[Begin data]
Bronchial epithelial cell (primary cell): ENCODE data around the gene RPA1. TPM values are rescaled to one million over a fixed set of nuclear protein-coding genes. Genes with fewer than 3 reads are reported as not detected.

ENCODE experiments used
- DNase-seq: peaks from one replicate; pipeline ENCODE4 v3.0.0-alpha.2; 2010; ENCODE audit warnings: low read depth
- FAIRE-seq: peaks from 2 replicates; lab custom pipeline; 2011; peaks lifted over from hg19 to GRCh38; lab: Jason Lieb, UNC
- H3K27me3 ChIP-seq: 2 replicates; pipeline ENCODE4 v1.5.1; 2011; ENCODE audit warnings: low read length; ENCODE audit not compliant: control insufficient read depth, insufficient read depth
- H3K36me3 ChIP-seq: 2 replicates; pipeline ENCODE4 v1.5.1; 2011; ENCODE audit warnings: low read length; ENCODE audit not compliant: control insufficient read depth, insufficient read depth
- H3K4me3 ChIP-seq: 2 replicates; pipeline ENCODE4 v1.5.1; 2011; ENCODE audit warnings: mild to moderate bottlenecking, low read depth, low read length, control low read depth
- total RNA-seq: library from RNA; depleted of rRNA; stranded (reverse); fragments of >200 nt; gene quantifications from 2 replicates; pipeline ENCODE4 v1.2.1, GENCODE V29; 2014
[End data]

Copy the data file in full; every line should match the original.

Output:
Bronchial epithelial cell (primary cell): ENCODE data around the gene RPA1. TPM values are rescaled to one million over a fixed set of nuclear protein-coding genes. Genes with fewer than 3 reads are reported as not detected.

ENCODE experiments used
- DNase-seq: peaks from one replicate; pipeline ENCODE4 v3.0.0-alpha.2; 2010; ENCODE audit warnings: low read depth
- FAIRE-seq: peaks from 2 replicates; lab custom pipeline; 2011; peaks lifted over from hg19 to GRCh38; lab: Jason Lieb, UNC
- H3K27me3 ChIP-seq: 2 replicates; pipeline ENCODE4 v1.5.1; 2011; ENCODE audit warnings: low read length; ENCODE audit not compliant: control insufficient read depth, insufficient read depth
- H3K36me3 ChIP-seq: 2 replicates; pipeline ENCODE4 v1.5.1; 2011; ENCODE audit warnings: low read length; ENCODE audit not compliant: control insufficient read depth, insufficient read depth
- H3K4me3 ChIP-seq: 2 replicates; pipeline ENCODE4 v1.5.1; 2011; ENCODE audit warnings: mild to moderate bottlenecking, low read depth, low read length, control low read depth
- total RNA-seq: library from RNA; depleted of rRNA; stranded (reverse); fragments of >200 nt; gene quantifications from 2 replicates; pipeline ENCODE4 v1.2.1, GENCODE V29; 2014